AP Reporter Questions Carney On DOJ’s AP Scandal: ‘Doesn’t Responsibility Rest With The President?’


It was only fair that Associated Press reporter Jim Kuhnhenn got the first question to White House Press Secretary Jay Carney at Tuesday’s press briefing. Coming just one day after news broke that the Department Of Justice had secretly seized two months worth of phone records from AP reporters, Kuhnhenn used his question to tie the AP scandal together with the other troubling news stories of the week for the Obama administration.

“For fear of stating the obvious,” Kuhnhenn began, “the White House right now is confronting a confluence of issues: Benghazi talking points, IRS reviews of political groups, Justice Department’s review of journalists’ phone records, and in every instance either the president or you have placed the burden of responsibility someplace else… But it is the president’s administration, so I wonder, doesn’t responsibility for setting tone, for setting direction ultimately rest with the president on these matters?”

Carney conceded that the “responsibility to set tone and to focus on the priorities of the American people is absolutely the responsibility of the president.” After reiterating the points President Obama himself made about Benghazi and the IRS during a press conference yesterday, Carney moved on to the AP issue specifically.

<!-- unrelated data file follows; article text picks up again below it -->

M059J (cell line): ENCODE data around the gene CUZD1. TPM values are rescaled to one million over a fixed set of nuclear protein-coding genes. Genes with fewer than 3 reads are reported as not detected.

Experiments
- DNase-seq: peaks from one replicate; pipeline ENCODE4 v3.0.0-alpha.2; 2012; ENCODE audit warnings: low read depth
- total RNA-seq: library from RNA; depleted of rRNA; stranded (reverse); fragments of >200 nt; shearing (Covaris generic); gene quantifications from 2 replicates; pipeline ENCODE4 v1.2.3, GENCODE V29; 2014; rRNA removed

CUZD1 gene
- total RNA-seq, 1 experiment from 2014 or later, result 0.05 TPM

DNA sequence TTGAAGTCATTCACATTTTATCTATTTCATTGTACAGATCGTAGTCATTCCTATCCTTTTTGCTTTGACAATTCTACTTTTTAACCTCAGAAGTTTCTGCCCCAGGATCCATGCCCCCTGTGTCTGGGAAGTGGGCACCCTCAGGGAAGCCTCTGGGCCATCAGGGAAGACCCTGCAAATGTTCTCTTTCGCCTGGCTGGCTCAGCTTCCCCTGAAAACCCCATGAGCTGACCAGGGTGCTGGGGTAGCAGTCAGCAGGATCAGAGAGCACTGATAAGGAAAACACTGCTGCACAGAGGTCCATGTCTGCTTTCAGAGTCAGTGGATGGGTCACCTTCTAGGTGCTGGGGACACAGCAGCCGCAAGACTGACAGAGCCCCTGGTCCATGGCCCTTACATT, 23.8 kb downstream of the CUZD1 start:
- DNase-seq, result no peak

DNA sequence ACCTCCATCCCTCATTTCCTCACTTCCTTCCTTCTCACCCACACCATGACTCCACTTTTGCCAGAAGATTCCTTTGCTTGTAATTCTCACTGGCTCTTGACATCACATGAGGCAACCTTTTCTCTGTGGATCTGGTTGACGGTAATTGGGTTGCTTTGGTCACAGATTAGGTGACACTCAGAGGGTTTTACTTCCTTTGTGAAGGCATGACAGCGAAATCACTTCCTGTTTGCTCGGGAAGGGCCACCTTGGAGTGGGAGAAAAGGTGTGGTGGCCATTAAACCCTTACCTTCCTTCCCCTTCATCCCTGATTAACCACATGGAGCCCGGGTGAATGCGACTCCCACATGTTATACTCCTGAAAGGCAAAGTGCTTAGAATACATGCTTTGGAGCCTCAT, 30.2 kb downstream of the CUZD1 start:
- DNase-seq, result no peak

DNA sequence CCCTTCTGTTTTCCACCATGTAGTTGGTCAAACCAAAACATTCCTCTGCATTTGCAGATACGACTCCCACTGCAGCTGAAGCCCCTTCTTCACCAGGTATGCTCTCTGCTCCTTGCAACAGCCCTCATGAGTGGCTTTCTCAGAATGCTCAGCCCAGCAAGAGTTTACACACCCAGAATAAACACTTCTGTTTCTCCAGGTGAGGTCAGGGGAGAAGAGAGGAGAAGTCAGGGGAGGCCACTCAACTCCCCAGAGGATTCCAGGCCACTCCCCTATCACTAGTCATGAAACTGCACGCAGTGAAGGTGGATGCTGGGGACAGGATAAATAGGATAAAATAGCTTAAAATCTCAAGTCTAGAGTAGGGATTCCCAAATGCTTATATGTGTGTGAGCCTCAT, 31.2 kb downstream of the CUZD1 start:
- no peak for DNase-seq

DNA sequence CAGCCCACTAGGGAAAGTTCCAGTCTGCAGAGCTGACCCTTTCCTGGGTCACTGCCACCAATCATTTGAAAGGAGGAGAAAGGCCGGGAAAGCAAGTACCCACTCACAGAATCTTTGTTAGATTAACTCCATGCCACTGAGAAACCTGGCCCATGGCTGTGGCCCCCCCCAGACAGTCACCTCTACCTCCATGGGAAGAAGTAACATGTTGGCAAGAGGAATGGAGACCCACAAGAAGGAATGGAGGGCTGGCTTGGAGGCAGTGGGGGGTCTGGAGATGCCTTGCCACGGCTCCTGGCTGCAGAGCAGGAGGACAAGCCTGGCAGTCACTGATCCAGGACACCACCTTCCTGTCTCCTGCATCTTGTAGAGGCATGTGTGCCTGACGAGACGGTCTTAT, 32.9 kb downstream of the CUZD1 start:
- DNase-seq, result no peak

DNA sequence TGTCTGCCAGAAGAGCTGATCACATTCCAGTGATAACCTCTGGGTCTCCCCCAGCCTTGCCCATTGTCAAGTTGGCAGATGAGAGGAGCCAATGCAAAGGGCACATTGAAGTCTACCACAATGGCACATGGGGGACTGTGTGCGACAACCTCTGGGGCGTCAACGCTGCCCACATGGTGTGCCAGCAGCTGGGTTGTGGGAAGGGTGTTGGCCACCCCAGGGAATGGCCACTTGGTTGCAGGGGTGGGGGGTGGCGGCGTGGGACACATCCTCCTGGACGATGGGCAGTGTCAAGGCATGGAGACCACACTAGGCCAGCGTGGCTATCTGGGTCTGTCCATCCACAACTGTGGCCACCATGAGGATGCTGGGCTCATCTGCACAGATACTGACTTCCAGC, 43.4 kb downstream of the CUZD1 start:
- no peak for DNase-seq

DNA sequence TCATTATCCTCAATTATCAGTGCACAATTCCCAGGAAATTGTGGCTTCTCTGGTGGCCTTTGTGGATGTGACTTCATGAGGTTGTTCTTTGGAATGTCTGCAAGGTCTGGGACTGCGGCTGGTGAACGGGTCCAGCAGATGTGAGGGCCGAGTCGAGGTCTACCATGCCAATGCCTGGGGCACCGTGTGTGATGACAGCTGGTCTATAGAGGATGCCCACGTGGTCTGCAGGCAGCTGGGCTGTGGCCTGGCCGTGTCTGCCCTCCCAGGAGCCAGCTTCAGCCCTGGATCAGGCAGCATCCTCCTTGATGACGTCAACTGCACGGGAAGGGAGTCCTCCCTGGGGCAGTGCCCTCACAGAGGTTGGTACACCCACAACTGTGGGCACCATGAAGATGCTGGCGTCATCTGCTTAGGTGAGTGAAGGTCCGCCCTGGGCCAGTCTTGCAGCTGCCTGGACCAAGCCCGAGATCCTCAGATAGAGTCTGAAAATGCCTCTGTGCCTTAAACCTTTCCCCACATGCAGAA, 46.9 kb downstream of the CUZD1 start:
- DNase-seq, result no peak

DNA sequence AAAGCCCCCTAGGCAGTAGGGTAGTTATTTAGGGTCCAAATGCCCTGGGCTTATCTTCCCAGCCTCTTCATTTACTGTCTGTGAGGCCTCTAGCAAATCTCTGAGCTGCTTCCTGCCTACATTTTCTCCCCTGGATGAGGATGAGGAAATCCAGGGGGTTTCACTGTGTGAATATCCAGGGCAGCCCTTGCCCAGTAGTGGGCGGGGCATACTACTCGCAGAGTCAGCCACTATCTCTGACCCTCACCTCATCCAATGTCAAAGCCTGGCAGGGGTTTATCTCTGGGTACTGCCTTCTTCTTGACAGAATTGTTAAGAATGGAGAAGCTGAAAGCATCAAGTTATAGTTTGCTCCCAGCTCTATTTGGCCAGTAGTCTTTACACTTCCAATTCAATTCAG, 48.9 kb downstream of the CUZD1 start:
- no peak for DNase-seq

“The president is a strong defender of the First Amendment,” Carney said. “And a firm believer in the need for the press to be unfettered in its ability to conduct investigative reporting and facilitate a free flow of information. He also, of course, recognizes the need for the Justice Department to investigate alleged criminal activity without undue influence.”

Carney attempted to absolve Obama and his White House aides of any wrongdoing in the AP case by saying that other than what they have read and heard from the media, “we have no knowledge of any attempt by the Justice Department to seek phone records of the Associated Press. We are not involved in the White House with any decisions made in connection with ongoing criminal investigations as those matters are handled, appropriately, by the Justice Department independently.”

“It would be wholly inappropriate for me to have answers to those questions,” Carney concluded. “I don’t have them. And I have to refer you to the Department of Justice.”

Watch video below, via C-SPAN 2:

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